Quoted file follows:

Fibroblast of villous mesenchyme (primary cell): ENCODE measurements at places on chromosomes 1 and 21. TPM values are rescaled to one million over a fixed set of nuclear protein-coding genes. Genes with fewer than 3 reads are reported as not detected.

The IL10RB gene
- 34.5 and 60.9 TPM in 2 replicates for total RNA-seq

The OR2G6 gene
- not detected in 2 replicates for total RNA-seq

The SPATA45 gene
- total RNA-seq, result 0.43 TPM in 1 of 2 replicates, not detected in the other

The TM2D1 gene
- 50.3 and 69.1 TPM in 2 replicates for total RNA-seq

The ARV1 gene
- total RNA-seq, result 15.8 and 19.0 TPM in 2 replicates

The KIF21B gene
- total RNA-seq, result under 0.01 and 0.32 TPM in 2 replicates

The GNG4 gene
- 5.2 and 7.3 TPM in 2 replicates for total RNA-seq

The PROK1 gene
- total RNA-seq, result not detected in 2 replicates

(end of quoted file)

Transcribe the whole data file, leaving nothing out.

Fibroblast of villous mesenchyme (primary cell): ENCODE measurements at places on chromosomes 1 and 21. TPM values are rescaled to one million over a fixed set of nuclear protein-coding genes. Genes with fewer than 3 reads are reported as not detected.

The IL10RB gene
- 34.5 and 60.9 TPM in 2 replicates for total RNA-seq

The OR2G6 gene
- not detected in 2 replicates for total RNA-seq

The SPATA45 gene
- total RNA-seq, result 0.43 TPM in 1 of 2 replicates, not detected in the other

The TM2D1 gene
- 50.3 and 69.1 TPM in 2 replicates for total RNA-seq

The ARV1 gene
- total RNA-seq, result 15.8 and 19.0 TPM in 2 replicates

The KIF21B gene
- total RNA-seq, result under 0.01 and 0.32 TPM in 2 replicates

The GNG4 gene
- 5.2 and 7.3 TPM in 2 replicates for total RNA-seq

The PROK1 gene
- total RNA-seq, result not detected in 2 replicates